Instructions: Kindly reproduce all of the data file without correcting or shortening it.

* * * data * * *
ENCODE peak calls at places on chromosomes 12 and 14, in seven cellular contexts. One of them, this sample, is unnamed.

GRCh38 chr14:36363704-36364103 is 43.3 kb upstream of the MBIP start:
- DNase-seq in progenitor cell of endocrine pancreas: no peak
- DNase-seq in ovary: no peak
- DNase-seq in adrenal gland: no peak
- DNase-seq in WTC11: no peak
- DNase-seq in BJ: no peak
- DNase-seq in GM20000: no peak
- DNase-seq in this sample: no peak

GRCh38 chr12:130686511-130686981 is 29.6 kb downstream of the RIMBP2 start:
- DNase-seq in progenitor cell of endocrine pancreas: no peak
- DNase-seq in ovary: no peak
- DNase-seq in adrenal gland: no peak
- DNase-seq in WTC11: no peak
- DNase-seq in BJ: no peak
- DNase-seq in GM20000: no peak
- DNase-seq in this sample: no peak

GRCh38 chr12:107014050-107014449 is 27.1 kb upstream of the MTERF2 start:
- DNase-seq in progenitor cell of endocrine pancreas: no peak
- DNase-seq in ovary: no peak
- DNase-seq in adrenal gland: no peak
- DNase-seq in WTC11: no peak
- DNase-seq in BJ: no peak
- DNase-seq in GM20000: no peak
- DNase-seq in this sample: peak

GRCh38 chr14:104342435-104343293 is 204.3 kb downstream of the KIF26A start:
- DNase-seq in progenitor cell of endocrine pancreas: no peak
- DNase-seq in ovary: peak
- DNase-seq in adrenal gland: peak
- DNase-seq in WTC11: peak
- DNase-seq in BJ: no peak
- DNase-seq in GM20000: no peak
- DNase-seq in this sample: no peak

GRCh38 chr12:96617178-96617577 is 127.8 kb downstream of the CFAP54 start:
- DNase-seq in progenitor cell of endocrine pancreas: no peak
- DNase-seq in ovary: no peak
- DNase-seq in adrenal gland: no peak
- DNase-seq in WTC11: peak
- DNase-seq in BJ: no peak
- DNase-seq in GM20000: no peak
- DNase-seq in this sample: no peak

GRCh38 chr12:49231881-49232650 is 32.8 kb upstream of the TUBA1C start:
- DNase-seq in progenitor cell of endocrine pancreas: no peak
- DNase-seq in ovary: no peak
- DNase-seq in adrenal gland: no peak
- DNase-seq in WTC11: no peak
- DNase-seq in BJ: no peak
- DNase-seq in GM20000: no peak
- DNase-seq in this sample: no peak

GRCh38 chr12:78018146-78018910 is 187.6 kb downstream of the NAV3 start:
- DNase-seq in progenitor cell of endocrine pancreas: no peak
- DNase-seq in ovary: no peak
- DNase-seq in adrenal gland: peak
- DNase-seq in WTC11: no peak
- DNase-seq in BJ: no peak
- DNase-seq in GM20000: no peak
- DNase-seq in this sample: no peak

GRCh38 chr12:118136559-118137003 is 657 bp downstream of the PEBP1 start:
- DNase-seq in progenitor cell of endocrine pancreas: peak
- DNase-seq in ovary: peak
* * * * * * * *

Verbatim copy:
ENCODE peak calls at places on chromosomes 12 and 14, in seven cellular contexts. One of them, this sample, is unnamed.

GRCh38 chr14:36363704-36364103 is 43.3 kb upstream of the MBIP start:
- DNase-seq in progenitor cell of endocrine pancreas: no peak
- DNase-seq in ovary: no peak
- DNase-seq in adrenal gland: no peak
- DNase-seq in WTC11: no peak
- DNase-seq in BJ: no peak
- DNase-seq in GM20000: no peak
- DNase-seq in this sample: no peak

GRCh38 chr12:130686511-130686981 is 29.6 kb downstream of the RIMBP2 start:
- DNase-seq in progenitor cell of endocrine pancreas: no peak
- DNase-seq in ovary: no peak
- DNase-seq in adrenal gland: no peak
- DNase-seq in WTC11: no peak
- DNase-seq in BJ: no peak
- DNase-seq in GM20000: no peak
- DNase-seq in this sample: no peak

GRCh38 chr12:107014050-107014449 is 27.1 kb upstream of the MTERF2 start:
- DNase-seq in progenitor cell of endocrine pancreas: no peak
- DNase-seq in ovary: no peak
- DNase-seq in adrenal gland: no peak
- DNase-seq in WTC11: no peak
- DNase-seq in BJ: no peak
- DNase-seq in GM20000: no peak
- DNase-seq in this sample: peak

GRCh38 chr14:104342435-104343293 is 204.3 kb downstream of the KIF26A start:
- DNase-seq in progenitor cell of endocrine pancreas: no peak
- DNase-seq in ovary: peak
- DNase-seq in adrenal gland: peak
- DNase-seq in WTC11: peak
- DNase-seq in BJ: no peak
- DNase-seq in GM20000: no peak
- DNase-seq in this sample: no peak

GRCh38 chr12:96617178-96617577 is 127.8 kb downstream of the CFAP54 start:
- DNase-seq in progenitor cell of endocrine pancreas: no peak
- DNase-seq in ovary: no peak
- DNase-seq in adrenal gland: no peak
- DNase-seq in WTC11: peak
- DNase-seq in BJ: no peak
- DNase-seq in GM20000: no peak
- DNase-seq in this sample: no peak

GRCh38 chr12:49231881-49232650 is 32.8 kb upstream of the TUBA1C start:
- DNase-seq in progenitor cell of endocrine pancreas: no peak
- DNase-seq in ovary: no peak
- DNase-seq in adrenal gland: no peak
- DNase-seq in WTC11: no peak
- DNase-seq in BJ: no peak
- DNase-seq in GM20000: no peak
- DNase-seq in this sample: no peak

GRCh38 chr12:78018146-78018910 is 187.6 kb downstream of the NAV3 start:
- DNase-seq in progenitor cell of endocrine pancreas: no peak
- DNase-seq in ovary: no peak
- DNase-seq in adrenal gland: peak
- DNase-seq in WTC11: no peak
- DNase-seq in BJ: no peak
- DNase-seq in GM20000: no peak
- DNase-seq in this sample: no peak

GRCh38 chr12:118136559-118137003 is 657 bp downstream of the PEBP1 start:
- DNase-seq in progenitor cell of endocrine pancreas: peak
- DNase-seq in ovary: peak